False Alarm Missile Attack Hawaii
HAWAII SOUNDS WARNING SIRENS AMID NUCLEAR THREATS FROM NORTH KOREA
Hawaii Gov. David Ige said there wasn't a process in place to send out a message stating that "this is a false alarm." ... "You know, we were not prepared for that, the fact that an alert was issued that was incorect," Ige said. "So we have that built now."
At about 8:07 a.m. local time, Hawaii citizens received an emergency alert on their phone that read: “BALLISTIC MISSILE THREAT INBOUND TO HAWAII. SEEK IMMEDIATE SHELTER. THIS IS NOT A DRILL.”
It took almost 15 minutes to get the word out that it was a false alarm, and longer for the word to spread. At 8:20 a.m. local time, Hawaii EMA tweeted that there was “NO missile threat” to the state. However, the tweet didn't reach people who aren't on the social media platform. Around the same time, House Rep. Tulsi Gabbard, D-Hawaii, tweeted: “HAWAII – THIS IS A FALSE ALARM. THERE IS NO INCOMING MISSILE TO HAWAII. I HAVE CONFIRMED WITH OFFICIALS THERE IS NO INCOMING MISSILE.” Roughly 15 minutes later, the U.S. Pacific Command issued a statement, clarifying there was "no ballistic missile threat to Hawaii."
Specific Hypothesis and Results
The GCP hypothesis was set for 6 hours beginning at 8:00 am local time in Hawaii, a few minutes before the alarm was set off. While this isn't an event with tragic outcomes, it certainly was terribly frightening for more than a million people in Hawaii. The result is Chisquare 21410 on 21600 df, for p = 0.819 and Z = -0.912.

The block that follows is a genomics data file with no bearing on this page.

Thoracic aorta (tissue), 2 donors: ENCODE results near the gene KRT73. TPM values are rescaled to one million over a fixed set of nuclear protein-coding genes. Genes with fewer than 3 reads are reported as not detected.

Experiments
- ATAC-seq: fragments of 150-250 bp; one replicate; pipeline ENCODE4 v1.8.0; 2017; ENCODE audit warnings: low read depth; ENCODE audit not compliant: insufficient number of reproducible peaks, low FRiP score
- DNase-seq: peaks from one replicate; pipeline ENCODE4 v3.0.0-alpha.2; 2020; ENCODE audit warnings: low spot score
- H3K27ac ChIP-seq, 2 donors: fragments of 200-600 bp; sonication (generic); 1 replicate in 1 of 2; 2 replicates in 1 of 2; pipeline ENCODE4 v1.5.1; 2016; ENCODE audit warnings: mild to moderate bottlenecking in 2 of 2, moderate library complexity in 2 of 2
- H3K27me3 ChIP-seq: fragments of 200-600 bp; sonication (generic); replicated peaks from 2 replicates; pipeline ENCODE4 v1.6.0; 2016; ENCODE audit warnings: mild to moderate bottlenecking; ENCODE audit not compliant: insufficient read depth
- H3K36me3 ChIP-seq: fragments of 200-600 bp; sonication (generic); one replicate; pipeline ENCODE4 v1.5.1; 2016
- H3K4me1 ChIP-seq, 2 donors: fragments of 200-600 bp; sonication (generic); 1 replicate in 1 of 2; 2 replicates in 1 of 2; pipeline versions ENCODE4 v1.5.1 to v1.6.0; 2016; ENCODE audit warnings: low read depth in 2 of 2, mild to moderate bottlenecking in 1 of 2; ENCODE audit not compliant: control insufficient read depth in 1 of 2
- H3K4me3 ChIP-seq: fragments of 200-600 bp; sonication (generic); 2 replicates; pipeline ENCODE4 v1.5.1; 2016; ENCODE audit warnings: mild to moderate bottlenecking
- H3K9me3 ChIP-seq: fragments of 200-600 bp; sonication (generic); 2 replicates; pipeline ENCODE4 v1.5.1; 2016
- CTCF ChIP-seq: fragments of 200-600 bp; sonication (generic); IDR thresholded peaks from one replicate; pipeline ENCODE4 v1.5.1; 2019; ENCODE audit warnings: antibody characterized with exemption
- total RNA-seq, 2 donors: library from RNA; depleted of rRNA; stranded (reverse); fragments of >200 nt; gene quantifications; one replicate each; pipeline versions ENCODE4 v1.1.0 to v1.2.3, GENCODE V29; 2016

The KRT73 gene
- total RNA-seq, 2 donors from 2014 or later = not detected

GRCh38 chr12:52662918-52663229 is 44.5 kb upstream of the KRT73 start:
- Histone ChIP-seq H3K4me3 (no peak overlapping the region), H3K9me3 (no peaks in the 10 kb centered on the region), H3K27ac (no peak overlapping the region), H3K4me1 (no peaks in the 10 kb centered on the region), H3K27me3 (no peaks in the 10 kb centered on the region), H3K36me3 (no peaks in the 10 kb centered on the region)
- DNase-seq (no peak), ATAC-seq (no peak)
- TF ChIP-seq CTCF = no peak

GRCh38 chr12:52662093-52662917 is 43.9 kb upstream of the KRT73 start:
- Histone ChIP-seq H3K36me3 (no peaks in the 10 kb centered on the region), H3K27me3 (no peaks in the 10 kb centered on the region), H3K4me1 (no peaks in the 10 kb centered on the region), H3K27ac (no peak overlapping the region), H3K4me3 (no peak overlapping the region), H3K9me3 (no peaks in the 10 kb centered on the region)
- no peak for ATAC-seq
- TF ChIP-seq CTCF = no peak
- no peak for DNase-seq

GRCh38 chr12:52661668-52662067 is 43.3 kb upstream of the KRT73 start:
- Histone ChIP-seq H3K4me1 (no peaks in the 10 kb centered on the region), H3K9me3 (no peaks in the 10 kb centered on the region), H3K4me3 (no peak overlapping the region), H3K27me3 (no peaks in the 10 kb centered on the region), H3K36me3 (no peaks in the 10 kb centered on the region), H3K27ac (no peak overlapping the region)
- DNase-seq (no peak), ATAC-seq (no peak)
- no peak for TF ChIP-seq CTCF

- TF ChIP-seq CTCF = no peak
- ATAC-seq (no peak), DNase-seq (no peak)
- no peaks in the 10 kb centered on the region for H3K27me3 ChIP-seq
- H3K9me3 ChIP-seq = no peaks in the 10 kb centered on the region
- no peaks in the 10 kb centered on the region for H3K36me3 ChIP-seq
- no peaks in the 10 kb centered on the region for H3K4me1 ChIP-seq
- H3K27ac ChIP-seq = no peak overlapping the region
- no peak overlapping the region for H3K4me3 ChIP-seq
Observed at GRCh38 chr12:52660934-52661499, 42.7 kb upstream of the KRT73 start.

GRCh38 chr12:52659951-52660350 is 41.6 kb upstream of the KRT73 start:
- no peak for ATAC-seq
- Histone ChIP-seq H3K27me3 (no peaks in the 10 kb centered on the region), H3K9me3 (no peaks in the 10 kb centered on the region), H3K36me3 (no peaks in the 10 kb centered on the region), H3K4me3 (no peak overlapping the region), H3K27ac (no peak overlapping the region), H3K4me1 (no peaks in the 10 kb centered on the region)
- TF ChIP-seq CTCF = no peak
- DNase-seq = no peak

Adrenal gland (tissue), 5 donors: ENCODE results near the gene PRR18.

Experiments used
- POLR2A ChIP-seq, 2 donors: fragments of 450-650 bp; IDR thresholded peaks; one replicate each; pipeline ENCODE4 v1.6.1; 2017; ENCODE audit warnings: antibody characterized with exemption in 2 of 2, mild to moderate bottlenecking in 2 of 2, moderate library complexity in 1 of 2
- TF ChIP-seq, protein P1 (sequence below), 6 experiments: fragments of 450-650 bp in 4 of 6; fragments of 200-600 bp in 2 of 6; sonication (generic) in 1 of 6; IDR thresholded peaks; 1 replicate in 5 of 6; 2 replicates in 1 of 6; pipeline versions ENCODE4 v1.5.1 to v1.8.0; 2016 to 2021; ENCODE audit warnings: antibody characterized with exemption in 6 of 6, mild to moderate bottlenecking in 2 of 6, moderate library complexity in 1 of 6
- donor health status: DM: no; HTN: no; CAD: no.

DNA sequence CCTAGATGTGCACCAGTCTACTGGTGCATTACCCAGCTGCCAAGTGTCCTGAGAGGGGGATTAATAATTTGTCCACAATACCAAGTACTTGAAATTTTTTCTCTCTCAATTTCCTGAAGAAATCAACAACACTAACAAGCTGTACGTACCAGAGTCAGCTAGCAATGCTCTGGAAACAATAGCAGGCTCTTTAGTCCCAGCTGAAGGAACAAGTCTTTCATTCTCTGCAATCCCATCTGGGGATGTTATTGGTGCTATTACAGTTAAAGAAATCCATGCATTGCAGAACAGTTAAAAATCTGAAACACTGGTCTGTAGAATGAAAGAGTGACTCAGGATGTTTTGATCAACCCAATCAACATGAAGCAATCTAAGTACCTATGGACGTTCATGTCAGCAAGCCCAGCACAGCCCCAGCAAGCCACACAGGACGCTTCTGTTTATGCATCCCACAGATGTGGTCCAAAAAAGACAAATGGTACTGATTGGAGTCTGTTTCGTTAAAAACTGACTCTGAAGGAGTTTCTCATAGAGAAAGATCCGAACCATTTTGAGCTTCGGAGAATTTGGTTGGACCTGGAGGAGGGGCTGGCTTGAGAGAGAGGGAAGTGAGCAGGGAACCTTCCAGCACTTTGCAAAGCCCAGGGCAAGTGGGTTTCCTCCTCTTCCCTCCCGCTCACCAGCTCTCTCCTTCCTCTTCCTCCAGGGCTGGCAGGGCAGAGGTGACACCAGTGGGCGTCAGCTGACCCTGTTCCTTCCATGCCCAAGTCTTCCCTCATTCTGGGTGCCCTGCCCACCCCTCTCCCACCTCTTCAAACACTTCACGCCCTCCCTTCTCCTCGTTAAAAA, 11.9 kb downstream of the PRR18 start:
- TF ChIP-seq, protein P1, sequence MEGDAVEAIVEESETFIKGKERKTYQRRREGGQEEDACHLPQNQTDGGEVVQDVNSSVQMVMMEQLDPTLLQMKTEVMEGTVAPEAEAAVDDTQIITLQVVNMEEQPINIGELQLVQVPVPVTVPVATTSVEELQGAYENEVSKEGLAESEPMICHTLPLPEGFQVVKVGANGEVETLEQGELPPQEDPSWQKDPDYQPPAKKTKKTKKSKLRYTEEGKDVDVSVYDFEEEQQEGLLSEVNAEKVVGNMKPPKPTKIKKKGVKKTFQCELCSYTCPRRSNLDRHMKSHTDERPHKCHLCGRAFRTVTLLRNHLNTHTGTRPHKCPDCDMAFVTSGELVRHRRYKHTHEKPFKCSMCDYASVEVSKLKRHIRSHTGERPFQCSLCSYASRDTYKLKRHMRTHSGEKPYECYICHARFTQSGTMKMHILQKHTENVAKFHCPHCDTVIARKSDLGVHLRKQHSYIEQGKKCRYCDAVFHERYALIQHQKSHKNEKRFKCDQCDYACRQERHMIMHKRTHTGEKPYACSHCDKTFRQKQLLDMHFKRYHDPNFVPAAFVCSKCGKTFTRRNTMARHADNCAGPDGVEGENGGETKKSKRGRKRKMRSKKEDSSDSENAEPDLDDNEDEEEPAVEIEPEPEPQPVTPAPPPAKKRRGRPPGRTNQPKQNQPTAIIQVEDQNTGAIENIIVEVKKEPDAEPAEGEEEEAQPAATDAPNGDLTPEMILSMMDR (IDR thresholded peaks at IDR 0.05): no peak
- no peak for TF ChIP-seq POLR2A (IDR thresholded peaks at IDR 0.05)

The data look like a normal random walk around the time people were most concerned, and only later take on a consistent trend. Thus there is no indication of a global consciousness effect in the sense of our formal prediction. As noted in the caveat below, no single event can be reliably interpreted. But we hope there will be no repeats that would allow further testing.
The following graph is a visual display of the statistical result. It shows the second-by-second accumulation of small deviations of the data from what’s expected. Our prediction is that deviations will tend to be positive, and if this is so, the jagged line will tend to go upward. If the endpoint is positive, this is evidence for the general hypothesis and adds to the bottom line. If the endpoint is outside the smooth curve showing 0.05 probability, the deviation is nominally significant. If the trend of the cumulative deviation is downward, this is evidence against the hypothesis, and is subtracted from the bottom line. For more detail on how to interpret the results, see The Science and related pages, as well as the standard caveat below.
It is important to keep in mind that we have only a tiny statistical effect, so that it is always hard to distinguish signal from noise. This means that every
success might be largely driven by chance, and every
null might include a real signal overwhelmed by noise. In the long run, a real effect can be identified only by patiently accumulating replications of similar analyses.